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5 Things That Actually Lower Your Home’s Value

August 22, 2017

Real Estate
photo of a hand holding a paintbrush and painting a fence

We’ve all heard success stories from friends and family or seen shows on HGTV which feature people who put their house up for sale after living in it for a number of years and are pleasantly surprised to learn it’s increased in value by a ton. That’s exactly what you hope for when you buy a house—that you’ll walk away with as much money as possible.

No homeowner ever wants to devalue their house, but unfortunately many wind up doing just that because they assume all improvements add value. While a kitchen remodel, new front door, and garage addition are a few of the best ways to increase the value of a home, there are a few things that will actually lower its value or cause it to sit on the market longer.

Elaborate Landscaping

Sure, lush landscaping in the front yard can add serious curb appeal. Planting trees, shrubs, and flowers—not to mention the labor cost of building beds, laying mulch, and adding hardscape—are expensive and actually don’t add anything to your home’s selling price.

Plus, potential buyers might see elaborate landscaping as something they’ll have to spend time and money maintaining when they’d rather just mow a lawn and be done with it.

A Swimming Pool

According to HomeAdvisor, the average cost of a swimming pool is $45,280. Then, there’s all the ongoing costs: electricity and gas, maintaining the equipment, chemicals, surrounding landscaping, insurance, and more.

Many buyers will see a pool as a liability, not an amenity. They may also be wary of the upkeep and ongoing costs—so much so that it could keep them from wanting to make an offer.

Under the right circumstances, though, a pool can actually be a selling point. But that’s the key—it has to be under the right circumstances. In places where you can swim most of the year, or in neighborhoods where most houses have pools, Houselogic estimates a pool could actually boost your home’s value by as much as 7%.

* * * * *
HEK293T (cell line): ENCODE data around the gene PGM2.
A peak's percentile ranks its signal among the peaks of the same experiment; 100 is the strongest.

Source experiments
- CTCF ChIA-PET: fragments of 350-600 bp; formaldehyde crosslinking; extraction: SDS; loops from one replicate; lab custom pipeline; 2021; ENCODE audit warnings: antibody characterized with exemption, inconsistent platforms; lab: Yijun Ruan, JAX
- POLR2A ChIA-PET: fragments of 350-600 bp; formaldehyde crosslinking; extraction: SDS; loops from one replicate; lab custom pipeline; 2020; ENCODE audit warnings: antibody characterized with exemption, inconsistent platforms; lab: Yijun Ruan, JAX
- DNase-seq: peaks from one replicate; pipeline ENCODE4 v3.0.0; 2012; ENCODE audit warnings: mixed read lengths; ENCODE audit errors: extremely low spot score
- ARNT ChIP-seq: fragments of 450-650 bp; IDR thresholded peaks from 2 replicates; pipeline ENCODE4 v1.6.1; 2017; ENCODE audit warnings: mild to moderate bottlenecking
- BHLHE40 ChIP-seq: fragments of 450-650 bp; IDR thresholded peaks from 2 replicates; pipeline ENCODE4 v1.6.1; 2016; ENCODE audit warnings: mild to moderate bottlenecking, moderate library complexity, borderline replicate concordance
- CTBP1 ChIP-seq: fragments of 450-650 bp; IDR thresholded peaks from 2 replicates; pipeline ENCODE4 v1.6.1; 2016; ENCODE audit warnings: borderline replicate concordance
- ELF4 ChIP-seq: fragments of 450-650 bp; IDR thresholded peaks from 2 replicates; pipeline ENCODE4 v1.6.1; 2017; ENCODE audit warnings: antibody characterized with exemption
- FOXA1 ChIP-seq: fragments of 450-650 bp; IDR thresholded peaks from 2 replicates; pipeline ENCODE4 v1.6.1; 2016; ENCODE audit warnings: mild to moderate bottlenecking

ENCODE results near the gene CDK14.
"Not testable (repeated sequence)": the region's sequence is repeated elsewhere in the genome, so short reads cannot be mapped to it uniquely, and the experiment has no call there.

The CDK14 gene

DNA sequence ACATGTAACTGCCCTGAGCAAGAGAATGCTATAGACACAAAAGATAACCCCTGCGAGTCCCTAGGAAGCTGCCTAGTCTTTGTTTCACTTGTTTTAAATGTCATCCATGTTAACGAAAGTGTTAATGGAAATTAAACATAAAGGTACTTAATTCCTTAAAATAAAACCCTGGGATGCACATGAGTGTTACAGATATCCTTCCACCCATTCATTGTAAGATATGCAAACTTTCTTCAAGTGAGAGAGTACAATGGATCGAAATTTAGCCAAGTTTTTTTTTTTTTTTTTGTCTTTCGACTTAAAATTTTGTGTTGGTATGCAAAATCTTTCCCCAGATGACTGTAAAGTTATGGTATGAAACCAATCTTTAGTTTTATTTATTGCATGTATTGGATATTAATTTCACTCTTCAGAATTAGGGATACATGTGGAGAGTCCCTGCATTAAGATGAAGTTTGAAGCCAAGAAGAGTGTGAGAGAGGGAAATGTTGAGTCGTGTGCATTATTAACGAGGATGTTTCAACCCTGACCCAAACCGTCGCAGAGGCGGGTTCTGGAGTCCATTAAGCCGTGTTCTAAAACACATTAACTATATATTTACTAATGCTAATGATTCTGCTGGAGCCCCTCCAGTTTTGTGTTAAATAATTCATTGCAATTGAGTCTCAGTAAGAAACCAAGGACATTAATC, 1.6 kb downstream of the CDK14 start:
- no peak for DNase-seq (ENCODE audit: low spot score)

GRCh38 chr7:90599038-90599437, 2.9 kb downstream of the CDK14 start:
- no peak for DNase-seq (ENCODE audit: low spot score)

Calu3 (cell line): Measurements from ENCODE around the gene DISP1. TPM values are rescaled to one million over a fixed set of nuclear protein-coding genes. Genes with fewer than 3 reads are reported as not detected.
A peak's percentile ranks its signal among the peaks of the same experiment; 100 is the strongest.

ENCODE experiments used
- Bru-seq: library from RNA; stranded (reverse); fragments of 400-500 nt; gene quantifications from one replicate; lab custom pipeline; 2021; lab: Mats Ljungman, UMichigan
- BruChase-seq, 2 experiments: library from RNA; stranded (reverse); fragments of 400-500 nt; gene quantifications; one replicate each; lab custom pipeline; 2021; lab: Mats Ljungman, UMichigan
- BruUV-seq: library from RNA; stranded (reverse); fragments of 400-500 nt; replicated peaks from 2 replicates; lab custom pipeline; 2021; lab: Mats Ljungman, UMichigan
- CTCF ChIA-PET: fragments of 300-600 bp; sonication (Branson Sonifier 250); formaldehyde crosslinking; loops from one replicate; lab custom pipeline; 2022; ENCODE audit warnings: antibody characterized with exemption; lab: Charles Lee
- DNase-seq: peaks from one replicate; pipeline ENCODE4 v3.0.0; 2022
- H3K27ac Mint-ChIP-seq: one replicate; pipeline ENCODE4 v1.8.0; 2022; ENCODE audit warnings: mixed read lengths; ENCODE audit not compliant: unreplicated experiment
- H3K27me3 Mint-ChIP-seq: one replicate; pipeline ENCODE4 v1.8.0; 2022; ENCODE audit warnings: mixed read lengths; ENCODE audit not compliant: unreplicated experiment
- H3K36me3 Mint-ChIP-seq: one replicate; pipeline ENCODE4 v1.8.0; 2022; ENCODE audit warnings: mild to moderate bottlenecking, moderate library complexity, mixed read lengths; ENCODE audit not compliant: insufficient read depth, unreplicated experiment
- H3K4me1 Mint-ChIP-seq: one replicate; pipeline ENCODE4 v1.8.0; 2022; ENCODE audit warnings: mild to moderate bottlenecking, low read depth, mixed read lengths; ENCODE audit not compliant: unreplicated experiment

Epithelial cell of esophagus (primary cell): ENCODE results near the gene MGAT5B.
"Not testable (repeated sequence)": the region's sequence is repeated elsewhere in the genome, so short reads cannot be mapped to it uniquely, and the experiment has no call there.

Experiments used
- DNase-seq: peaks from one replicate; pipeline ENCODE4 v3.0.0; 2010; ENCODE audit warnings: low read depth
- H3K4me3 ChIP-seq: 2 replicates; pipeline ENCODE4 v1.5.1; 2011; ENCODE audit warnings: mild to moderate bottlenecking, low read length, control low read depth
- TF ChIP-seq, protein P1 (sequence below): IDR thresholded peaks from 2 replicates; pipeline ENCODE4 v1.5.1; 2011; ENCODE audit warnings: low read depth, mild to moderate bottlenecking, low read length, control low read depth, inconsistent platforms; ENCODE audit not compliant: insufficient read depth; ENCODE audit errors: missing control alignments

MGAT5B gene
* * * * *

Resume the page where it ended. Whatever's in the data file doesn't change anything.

Carpet Everywhere

54% of homebuyers are willing to pay more for a home with hardwood floors, says USA Today. The reason for that might be that carpet isn’t great at hiding damage, is easily stained, and holds lots of dirt and dust, which is a negative for people with allergies. Plus, potential buyers may flat-out hate the color and texture of the carpet in the home, so if you do have carpet, make sure it’s something that most people can agree on.

Bedroom Converted to an Office

With remote jobs becoming increasingly popular, many homeowners are looking to create a dedicated workspace in their homes. But instead of taking out that closet and adding in a built-in desk and bookcase, make non-permanent changes and keep bedrooms bedrooms. Losing a bedroom can actually drop a home’s price by 10%.

Sunroom Addition

Ahhh, imagine sitting in your gorgeous sunroom every morning with a cup of coffee as you scroll through your Twitter feed. Sounds pretty nice, right?

It’s a lovely image, but what isn’t so lovely is that sunroom additions have the lowest return on investment (just 48.5%, according to Remodeling magazine) of any home renovation project.

So, what do you think? Did we include everything in this list? Comment below with your thoughts. If you want to find out whether your house amenities add any value to your property, Jovio is here to answer any questions you might have.

Devin's profile image
About the Author
Devin Dvorak

Devin grew up surrounded by real estate. Now his mission is to re-architect the industry to benefit homeowners. After studying Economics at Pepperdine and receiving a Fulbright Research Grant to study microcredits in Argentina, Devin grew to become the CFO at a national mortgage bank. When he’s not immersed in starting a real estate revolution, Devin can be found grilling a mean Argentine Asado.

Have questions? Get in touch with a Jovio Real Estate Specialist.